The Central Information Commission (CIC) has asked the Board of Control for Cricket in India (BCCI) and the Ministry of Youth Affairs and Sports why the former should not be answerable under the RTI Act in light of various judicial orders and a recent law commission report.
“It is the responsibility of the CIC to put an end to this prolonging uncertainty which makes the BCCI non-transparent and unaccountable without any moral backing and legal reasoning,” Information Commissioner Sridhar Acharyulu said.
The matter came before him as Ministry of Youth Affairs and Sports did not give a satisfactory response to an RTI applicant, Geeta Rani, who had sought to know the provisions and guidelines under which the BCCI has been representing India and selecting players for the country.
The applicant also asked whether the players selected by BCCI are playing for India or for the association, how can a private association represent the country internationally, what is the benefit of the government in giving rights and authority to BCCI to represent the country in international tournaments among others, through the 12-pointer RTI application.
The ministry claimed it has no information available and since BCCI has not been declared as public authority under the RTI Act, the application could not be transferred to the BCCI.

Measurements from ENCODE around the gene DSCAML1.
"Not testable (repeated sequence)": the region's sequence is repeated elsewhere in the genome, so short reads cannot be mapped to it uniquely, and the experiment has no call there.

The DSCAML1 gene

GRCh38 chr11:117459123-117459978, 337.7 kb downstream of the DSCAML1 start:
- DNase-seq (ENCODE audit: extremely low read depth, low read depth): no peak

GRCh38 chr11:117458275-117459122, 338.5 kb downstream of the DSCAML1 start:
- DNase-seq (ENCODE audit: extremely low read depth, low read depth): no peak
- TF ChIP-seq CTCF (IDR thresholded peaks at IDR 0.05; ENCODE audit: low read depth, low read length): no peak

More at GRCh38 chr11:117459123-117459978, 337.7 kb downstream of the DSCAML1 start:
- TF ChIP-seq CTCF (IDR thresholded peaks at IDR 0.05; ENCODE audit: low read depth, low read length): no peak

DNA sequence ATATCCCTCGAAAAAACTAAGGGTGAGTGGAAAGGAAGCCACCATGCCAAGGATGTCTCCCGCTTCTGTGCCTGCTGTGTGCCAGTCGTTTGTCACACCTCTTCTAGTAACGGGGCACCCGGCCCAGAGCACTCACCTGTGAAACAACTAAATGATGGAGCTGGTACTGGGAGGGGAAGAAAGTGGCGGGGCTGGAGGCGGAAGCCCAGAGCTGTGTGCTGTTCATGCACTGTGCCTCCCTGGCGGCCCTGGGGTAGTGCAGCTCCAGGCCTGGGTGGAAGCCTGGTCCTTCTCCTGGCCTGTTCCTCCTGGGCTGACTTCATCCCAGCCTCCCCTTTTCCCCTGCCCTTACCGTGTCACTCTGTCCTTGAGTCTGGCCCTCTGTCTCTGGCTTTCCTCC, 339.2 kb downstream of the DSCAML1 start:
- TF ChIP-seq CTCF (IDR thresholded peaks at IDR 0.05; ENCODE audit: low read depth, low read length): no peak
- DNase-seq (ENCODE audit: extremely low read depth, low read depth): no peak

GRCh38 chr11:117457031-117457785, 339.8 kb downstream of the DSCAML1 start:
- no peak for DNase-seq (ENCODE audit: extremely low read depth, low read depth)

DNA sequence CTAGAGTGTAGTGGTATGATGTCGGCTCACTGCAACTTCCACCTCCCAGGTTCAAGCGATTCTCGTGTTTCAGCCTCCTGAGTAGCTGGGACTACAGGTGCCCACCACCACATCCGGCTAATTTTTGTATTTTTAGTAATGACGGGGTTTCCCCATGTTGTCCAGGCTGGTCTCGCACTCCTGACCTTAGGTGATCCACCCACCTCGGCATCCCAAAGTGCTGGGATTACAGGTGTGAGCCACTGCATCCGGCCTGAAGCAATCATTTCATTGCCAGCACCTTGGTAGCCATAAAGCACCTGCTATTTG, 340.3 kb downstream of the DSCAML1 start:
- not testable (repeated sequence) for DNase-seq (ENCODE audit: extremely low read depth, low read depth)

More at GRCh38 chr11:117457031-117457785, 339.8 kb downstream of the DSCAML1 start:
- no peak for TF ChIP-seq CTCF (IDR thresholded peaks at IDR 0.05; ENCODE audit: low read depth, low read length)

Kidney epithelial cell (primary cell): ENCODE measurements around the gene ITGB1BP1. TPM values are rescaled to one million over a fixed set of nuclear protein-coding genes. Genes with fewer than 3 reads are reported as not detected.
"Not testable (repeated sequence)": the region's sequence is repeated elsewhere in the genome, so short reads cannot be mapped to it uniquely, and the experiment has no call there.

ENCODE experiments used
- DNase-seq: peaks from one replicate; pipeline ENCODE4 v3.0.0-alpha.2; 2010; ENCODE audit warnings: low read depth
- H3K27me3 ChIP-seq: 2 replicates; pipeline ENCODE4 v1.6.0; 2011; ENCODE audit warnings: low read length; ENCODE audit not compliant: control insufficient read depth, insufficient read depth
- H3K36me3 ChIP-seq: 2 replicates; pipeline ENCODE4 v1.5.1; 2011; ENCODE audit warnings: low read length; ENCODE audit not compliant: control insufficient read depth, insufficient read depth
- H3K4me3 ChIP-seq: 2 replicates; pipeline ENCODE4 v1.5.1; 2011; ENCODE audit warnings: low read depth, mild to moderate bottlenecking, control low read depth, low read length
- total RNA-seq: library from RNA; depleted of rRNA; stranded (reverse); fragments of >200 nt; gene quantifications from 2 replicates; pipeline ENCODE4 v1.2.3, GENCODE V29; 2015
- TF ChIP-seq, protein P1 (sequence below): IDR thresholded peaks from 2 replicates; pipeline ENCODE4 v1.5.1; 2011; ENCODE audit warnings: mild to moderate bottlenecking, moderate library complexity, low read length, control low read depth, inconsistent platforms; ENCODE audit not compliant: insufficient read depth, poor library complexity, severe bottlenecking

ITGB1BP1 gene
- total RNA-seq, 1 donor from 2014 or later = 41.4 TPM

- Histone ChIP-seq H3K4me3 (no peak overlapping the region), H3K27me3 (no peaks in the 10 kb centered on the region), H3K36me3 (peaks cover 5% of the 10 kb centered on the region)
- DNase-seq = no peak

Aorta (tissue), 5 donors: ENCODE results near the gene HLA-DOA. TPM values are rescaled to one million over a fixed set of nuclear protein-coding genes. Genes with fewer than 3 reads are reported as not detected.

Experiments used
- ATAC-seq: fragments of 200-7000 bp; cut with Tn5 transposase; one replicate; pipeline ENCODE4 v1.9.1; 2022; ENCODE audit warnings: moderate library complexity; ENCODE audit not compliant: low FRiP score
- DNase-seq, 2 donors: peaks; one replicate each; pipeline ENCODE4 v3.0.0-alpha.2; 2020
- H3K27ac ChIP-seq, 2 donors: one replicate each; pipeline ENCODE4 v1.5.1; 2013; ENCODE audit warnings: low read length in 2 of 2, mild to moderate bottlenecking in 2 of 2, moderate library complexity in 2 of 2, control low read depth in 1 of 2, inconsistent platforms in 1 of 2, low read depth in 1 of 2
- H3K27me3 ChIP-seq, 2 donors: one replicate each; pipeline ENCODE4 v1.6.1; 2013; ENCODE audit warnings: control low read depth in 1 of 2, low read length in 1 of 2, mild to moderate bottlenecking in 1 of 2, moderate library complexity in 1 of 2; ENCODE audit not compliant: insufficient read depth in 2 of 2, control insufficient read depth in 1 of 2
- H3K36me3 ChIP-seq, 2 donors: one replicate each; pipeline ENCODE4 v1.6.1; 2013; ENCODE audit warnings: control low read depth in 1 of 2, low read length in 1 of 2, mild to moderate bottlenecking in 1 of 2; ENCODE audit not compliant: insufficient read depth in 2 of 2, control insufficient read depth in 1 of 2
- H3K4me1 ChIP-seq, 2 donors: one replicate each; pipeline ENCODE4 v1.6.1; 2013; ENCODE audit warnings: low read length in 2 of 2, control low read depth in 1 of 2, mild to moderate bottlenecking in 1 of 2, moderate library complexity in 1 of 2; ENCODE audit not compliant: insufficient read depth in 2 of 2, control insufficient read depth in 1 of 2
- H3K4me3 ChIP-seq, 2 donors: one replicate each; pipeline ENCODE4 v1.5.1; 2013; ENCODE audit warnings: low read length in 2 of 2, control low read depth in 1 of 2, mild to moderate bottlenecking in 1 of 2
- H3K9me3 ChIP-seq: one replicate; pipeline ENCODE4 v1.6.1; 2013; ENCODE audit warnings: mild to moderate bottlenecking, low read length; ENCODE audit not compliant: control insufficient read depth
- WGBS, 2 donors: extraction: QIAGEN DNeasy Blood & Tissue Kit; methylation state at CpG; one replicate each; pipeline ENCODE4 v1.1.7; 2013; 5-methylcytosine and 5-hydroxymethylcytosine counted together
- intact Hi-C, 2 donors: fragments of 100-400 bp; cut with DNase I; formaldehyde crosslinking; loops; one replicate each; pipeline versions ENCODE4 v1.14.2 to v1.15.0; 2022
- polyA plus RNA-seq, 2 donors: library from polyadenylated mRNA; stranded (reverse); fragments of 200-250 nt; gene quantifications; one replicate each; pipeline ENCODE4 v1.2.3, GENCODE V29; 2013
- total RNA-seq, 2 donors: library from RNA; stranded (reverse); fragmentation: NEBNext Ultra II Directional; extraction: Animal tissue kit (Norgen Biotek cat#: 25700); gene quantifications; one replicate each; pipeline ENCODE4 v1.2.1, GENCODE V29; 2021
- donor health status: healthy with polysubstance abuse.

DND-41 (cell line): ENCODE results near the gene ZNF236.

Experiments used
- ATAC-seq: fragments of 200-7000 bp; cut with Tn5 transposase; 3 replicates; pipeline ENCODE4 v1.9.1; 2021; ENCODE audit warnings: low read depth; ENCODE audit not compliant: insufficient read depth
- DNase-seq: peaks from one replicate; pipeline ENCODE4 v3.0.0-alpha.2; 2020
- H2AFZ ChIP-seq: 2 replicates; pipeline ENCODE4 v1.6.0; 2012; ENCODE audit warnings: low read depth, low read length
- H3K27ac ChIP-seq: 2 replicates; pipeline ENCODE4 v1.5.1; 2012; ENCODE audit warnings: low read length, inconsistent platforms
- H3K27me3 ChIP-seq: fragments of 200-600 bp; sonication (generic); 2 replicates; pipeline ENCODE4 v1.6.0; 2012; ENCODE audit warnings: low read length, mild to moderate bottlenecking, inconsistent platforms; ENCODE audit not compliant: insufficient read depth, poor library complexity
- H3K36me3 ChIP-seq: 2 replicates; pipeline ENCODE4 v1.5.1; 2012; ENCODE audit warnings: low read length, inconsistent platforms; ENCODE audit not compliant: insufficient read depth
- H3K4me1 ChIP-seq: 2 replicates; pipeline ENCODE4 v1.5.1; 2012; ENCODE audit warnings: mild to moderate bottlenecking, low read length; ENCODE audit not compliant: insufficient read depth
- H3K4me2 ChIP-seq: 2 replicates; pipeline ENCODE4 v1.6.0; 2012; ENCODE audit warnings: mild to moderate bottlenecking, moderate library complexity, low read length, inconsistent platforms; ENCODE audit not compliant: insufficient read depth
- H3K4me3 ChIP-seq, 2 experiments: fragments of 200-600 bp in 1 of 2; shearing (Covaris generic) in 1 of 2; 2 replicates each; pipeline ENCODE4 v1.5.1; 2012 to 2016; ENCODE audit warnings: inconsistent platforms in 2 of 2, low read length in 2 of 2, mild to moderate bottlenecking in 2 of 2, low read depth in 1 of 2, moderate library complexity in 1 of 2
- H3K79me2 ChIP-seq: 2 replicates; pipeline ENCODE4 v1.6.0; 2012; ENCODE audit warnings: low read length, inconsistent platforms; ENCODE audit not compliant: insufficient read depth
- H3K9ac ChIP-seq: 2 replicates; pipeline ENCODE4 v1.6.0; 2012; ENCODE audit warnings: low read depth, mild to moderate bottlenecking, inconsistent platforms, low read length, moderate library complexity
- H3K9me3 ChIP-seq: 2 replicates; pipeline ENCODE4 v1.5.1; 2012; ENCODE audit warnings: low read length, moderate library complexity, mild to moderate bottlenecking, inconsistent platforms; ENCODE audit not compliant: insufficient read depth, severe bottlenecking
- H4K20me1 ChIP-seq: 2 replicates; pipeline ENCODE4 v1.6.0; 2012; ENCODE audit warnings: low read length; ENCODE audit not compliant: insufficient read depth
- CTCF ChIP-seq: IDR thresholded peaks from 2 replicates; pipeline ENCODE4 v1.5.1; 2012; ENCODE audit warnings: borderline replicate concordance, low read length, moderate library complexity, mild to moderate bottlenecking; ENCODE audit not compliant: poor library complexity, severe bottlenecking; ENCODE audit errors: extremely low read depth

Under secretary in the ministry Arun Kumar Singh submitted during the hearing that the law commission calling BCCI as public authority is still under examination.
After perusing records presented by the ministry, Acharyulu said it becomes important to hear whether the BCCI is answerable under the RTI Act.
“Her question whether it is ‘a Team India’ or ‘Team BCCI’, raises an issue of exclusive authorisation of the BCCI to select team for India. In fact, this exclusiveness of authorisation created a monopoly in favour of federal body of sports for cricket called the BCCI and because of which all its wealth is created,” he said.
‘BCCI should be accountable to public’
Acharyulu said the Supreme Court and other high courts have expressed several times that the BCCI performs a public function and it is straight away related to public activity because of which the BCCI should be accountable to public in general and in public interest.
“There have been several doubts raised by Ministry of Law and Ministry of Youth Affairs and Sports, even after the recommendation of the law commission as to whether the BCCI do come under the purview of RTI Act,” he said.
The commission thinks in public interest, in the interest of fair cricket and for fair process of selection of Indian cricket team members, the BCCI should be made transparent, accountable and answerable under the Right to Information Act, 2005, he said.
“The commission directs the CPIO/authorised representative of the BCCI to explain why the commission should not declare the BCCI as public authority in view of various judicial pronouncements and the law commission’s recommendation in its 275th report,” he said.
Acharyulu also directed the sports ministry to provide its explanation on the issue.